Brexit may dent UK tech valuations – but investors expect many more deals as sector consolidates

Our recent survey of more than 100 investors in UK technology businesses, including PE, VC and technology businesses, showed that 51% of investors predict that valuations of UK technology businesses will drop over the next 12 months, with 28% predicting valuations will stay steady.

A fall in valuations of UK tech businesses are expected to lead to an increase in deal making in the coming months, as larger corporates seek to invest in, or purchase innovative tech businesses at lower prices. 44% of investors say they expect to see an increase in M&A activity in the coming year, while only 26% think the number of deals will fall.

Trade buyers, such as technology giants, were considerably more positive than PE and VC investors over current valuation levels. Only 42% of trade buyers believe that valuations are too high currently, compared to 79% of PE and VC investors. As trade buyers often pay in their own shares, they are less sensitive to high valuations than PE and VC investors, who pay in cash.

Recent months have seen some major investments in UK tech businesses. In May, Japanese tech giant Softbank invested more than $500m in London-based virtual reality start-up Improbable, reputed to be the largest Series B investment ever in Europe.

Babylon, a digital healthcare business also based in London, raised $60m in April to allow its 170 artificial intelligence researchers to develop an AI doctor that can diagnose illnesses without human interaction. Investors included Demis Hassabis and Mustafa Suleyman, founders of Deepmind, the AI business acquired by Google in 2014.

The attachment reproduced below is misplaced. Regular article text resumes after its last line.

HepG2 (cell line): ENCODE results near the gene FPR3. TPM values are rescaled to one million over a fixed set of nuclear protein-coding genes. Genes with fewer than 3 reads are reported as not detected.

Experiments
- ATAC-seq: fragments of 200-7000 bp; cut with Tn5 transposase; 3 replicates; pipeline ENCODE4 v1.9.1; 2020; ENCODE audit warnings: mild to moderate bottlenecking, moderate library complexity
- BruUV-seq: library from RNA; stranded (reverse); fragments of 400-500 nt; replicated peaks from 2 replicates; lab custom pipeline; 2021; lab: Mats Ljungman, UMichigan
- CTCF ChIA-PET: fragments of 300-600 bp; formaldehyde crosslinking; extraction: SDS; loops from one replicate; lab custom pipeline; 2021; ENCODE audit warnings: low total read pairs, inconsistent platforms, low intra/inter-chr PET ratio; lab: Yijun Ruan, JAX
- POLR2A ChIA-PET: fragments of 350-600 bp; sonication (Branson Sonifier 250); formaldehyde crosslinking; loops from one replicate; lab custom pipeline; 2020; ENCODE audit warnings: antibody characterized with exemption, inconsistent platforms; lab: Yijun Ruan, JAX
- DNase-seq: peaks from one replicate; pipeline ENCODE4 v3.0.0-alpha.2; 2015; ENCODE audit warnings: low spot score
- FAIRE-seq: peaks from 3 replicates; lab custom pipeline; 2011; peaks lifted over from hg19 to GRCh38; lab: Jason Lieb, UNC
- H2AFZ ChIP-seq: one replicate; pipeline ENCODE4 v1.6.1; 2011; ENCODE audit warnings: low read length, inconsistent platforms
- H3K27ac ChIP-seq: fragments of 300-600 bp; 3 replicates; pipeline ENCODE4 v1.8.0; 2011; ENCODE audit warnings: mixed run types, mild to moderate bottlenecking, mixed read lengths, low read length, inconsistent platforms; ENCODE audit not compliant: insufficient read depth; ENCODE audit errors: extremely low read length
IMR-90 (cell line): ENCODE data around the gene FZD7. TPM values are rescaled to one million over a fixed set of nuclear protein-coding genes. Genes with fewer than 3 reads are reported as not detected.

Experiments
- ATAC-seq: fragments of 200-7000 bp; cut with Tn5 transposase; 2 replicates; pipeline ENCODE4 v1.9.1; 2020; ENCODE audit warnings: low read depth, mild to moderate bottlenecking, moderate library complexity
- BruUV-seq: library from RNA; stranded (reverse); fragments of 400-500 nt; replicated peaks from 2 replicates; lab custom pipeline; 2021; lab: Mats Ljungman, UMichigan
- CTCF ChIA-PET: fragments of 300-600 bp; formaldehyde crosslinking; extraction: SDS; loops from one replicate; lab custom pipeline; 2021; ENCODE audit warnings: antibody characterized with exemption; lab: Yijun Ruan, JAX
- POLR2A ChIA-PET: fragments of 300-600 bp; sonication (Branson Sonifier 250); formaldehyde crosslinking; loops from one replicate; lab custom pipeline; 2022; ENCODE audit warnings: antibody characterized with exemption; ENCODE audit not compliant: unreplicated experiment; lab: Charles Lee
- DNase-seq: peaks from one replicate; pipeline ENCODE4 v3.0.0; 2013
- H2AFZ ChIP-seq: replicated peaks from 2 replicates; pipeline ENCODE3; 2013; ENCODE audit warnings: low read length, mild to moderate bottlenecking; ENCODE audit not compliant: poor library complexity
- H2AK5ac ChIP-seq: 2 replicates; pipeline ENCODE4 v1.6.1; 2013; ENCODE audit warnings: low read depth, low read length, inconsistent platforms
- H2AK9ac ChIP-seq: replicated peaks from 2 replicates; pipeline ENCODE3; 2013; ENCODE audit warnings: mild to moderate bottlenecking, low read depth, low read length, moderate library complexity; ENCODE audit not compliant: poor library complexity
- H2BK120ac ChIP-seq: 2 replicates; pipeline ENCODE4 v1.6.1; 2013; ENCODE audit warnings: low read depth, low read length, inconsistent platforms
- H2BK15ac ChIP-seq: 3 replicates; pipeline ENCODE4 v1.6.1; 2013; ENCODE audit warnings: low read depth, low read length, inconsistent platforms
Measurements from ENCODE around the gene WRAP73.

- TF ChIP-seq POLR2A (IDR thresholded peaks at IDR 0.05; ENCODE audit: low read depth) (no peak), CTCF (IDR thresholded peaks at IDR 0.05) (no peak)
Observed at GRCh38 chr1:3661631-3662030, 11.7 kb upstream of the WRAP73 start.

Damian Ryan, Corporate Finance Partner, comments: “From a digital standpoint the UK is and will continue to be one of the world’s key digital destinations and hard for investors to ignore. Investors are still looking to make deals, especially when the technology involved has significant commercial potential.

“The tech sector doesn’t have the same investment characteristics as more traditional business sectors – so although Brexit may bring about a slight confidence knock, our research suggests that investors are still keen on backing UK tech companies.”

“For deals with VC funds, investee companies may have to compromise a little more on price to get these deals over the line, but the kind of groundbreaking technology being developed in the UK these days means that deals will be made, whether that’s by investors in the UK, or by US and Chinese players.”

John Stanford, Head of Moore Stephens’ Brexit workgroup adds: “The impact of Brexit negotiations will no doubt cause short-term waves but ultimately it’s clear that the sector has belief in the ability of the UK to ride out the storm, and that the talent and investment will continue to see the UK as being at the vanguard of the global tech space.”

To discuss our research, please get in touch with Damian Ryan or John Stanford.

* Respondents include 102 private equity houses and VC firms, technology businesses or other trade buyers.

 

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